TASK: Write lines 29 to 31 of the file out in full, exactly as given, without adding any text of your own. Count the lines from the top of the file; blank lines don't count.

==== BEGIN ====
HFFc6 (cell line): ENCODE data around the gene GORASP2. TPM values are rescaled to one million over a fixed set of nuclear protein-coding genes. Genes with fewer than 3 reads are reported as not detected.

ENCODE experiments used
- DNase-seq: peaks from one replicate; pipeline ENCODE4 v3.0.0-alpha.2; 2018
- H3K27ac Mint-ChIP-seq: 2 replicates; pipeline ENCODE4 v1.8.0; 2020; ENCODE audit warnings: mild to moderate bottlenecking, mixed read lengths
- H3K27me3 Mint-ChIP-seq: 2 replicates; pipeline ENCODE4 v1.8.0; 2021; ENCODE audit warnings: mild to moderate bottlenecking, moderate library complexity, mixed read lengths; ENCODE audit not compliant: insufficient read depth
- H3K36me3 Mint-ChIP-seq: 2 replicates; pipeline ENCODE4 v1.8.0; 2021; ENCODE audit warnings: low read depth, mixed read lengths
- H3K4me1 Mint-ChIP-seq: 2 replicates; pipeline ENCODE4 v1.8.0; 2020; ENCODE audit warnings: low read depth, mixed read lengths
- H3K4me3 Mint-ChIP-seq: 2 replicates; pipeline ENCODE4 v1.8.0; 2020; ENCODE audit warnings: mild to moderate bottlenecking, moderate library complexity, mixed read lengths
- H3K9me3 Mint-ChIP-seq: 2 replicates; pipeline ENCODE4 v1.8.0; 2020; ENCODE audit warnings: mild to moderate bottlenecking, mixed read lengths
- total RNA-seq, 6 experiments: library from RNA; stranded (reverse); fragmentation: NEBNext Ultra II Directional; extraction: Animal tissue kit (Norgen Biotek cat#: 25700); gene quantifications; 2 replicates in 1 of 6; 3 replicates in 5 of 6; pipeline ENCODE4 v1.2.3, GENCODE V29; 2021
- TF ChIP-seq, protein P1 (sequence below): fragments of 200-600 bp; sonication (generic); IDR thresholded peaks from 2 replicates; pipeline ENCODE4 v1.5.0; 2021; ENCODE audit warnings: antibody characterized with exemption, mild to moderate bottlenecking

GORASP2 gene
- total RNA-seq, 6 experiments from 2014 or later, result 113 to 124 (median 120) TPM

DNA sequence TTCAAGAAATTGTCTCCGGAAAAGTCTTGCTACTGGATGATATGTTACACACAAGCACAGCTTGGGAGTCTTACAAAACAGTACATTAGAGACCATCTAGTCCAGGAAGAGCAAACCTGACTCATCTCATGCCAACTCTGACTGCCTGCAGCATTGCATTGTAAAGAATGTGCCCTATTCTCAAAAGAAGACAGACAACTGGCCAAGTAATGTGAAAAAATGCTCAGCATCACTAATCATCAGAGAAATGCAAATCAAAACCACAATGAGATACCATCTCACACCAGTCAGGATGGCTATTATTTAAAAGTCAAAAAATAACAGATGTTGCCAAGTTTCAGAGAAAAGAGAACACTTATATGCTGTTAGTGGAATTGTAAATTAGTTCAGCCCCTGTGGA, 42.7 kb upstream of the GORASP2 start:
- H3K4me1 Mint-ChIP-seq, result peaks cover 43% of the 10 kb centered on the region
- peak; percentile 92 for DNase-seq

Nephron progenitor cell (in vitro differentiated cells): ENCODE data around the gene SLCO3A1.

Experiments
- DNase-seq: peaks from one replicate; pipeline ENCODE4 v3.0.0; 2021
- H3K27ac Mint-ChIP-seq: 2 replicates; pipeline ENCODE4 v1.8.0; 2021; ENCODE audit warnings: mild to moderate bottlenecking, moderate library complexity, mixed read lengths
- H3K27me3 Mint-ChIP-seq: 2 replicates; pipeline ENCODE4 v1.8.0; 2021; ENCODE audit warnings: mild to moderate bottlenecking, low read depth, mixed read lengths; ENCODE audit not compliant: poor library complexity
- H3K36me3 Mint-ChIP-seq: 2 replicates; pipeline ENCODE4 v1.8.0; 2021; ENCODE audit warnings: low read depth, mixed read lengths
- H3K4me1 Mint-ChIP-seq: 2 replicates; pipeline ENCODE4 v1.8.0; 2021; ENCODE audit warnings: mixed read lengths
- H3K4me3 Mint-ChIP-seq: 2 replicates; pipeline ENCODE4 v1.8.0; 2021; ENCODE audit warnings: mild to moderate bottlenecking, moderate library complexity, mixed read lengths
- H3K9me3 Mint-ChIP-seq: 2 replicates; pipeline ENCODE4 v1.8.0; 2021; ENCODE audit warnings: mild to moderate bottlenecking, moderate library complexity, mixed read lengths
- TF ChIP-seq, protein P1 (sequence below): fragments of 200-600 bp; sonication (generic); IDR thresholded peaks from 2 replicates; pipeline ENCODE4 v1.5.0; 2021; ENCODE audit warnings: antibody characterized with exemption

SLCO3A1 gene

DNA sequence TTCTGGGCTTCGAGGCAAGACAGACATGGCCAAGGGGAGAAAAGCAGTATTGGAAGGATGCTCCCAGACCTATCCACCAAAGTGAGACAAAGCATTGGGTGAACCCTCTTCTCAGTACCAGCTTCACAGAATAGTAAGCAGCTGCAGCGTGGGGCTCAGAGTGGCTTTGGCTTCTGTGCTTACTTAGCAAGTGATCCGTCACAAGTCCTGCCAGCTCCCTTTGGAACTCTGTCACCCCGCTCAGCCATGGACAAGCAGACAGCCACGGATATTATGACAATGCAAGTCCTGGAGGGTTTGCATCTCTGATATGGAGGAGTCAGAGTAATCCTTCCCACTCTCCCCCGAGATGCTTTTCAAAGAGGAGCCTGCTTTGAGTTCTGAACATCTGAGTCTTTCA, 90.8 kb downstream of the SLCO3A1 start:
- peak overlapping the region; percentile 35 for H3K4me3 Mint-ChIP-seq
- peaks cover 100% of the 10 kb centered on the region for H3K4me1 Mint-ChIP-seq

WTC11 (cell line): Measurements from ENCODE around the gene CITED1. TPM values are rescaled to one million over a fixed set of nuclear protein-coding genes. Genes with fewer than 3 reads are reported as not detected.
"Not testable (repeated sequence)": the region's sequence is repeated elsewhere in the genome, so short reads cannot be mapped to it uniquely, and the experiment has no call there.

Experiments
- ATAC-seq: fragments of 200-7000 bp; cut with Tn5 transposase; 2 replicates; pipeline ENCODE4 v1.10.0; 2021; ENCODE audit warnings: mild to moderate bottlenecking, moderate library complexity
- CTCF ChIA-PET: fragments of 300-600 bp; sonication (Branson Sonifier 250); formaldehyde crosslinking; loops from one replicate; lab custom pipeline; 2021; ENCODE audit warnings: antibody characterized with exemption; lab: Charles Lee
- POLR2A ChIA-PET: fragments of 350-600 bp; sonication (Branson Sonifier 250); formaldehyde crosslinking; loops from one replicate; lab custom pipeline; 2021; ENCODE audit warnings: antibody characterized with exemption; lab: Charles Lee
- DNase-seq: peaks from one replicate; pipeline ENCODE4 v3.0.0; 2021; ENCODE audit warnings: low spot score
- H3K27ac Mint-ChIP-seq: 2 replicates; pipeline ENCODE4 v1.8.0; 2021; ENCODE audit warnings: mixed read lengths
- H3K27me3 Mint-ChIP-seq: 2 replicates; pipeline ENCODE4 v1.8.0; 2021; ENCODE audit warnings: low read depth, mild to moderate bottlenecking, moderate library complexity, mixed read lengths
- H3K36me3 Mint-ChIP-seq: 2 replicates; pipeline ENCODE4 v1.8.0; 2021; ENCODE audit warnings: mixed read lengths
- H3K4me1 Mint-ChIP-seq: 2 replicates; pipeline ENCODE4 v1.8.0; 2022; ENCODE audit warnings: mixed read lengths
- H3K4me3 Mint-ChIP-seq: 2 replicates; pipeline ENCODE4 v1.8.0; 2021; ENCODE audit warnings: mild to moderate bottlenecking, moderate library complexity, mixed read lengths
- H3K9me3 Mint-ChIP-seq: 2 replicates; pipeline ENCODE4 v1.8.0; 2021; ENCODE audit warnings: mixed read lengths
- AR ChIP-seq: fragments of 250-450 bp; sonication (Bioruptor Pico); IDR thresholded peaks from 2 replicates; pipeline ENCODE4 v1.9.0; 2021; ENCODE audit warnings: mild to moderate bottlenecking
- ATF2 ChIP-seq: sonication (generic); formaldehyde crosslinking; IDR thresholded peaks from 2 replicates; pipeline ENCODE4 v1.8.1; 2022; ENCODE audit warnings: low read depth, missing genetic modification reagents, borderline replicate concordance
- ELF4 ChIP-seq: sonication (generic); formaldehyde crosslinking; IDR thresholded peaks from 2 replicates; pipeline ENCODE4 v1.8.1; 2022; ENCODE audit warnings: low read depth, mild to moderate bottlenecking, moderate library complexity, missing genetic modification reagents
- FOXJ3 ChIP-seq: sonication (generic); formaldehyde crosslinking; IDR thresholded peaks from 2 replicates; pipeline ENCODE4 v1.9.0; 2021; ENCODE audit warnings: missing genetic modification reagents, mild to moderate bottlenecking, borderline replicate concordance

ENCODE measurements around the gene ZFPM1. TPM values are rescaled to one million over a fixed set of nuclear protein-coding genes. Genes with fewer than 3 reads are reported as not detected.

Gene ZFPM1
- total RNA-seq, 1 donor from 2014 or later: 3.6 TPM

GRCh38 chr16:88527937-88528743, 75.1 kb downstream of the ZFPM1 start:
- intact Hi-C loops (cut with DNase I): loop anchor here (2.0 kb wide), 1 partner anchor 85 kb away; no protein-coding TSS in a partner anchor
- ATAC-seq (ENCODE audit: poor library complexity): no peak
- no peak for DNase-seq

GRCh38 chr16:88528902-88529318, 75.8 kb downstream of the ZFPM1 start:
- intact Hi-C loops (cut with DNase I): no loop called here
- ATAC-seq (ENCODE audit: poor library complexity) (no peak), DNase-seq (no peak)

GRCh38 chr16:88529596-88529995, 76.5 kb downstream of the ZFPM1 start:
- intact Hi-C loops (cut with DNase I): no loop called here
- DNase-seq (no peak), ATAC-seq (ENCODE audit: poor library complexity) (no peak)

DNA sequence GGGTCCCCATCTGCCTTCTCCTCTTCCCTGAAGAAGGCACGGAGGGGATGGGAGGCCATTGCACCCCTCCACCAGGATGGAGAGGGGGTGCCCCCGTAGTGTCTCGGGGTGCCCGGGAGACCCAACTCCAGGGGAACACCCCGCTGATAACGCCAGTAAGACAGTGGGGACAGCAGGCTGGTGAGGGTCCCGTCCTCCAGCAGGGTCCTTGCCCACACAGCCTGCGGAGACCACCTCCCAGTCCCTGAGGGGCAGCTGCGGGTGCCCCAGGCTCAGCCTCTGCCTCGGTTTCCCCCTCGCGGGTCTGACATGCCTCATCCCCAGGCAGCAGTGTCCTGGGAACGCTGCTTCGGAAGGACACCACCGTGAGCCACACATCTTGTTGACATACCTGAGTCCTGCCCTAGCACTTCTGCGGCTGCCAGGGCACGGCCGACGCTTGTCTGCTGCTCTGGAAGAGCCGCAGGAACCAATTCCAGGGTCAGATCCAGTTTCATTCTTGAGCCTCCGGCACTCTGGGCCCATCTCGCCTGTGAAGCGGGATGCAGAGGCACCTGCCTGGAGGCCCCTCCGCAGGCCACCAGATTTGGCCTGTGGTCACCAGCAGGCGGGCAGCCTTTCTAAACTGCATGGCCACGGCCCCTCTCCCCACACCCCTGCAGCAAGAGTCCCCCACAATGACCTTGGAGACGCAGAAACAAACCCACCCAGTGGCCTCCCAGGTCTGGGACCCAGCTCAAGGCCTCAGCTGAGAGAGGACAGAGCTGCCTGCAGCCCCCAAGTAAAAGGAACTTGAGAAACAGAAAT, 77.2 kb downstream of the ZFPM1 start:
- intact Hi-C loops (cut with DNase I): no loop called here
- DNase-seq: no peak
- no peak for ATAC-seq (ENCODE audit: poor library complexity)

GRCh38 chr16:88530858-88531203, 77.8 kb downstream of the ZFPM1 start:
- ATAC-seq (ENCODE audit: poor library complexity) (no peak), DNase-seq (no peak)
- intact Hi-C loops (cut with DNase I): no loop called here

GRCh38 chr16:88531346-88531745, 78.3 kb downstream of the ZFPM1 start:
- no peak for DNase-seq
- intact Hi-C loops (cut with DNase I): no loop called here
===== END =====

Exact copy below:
- peak overlapping the region; percentile 35 for H3K4me3 Mint-ChIP-seq
- peaks cover 100% of the 10 kb centered on the region for H3K4me1 Mint-ChIP-seq

WTC11 (cell line): Measurements from ENCODE around the gene CITED1. TPM values are rescaled to one million over a fixed set of nuclear protein-coding genes. Genes with fewer than 3 reads are reported as not detected.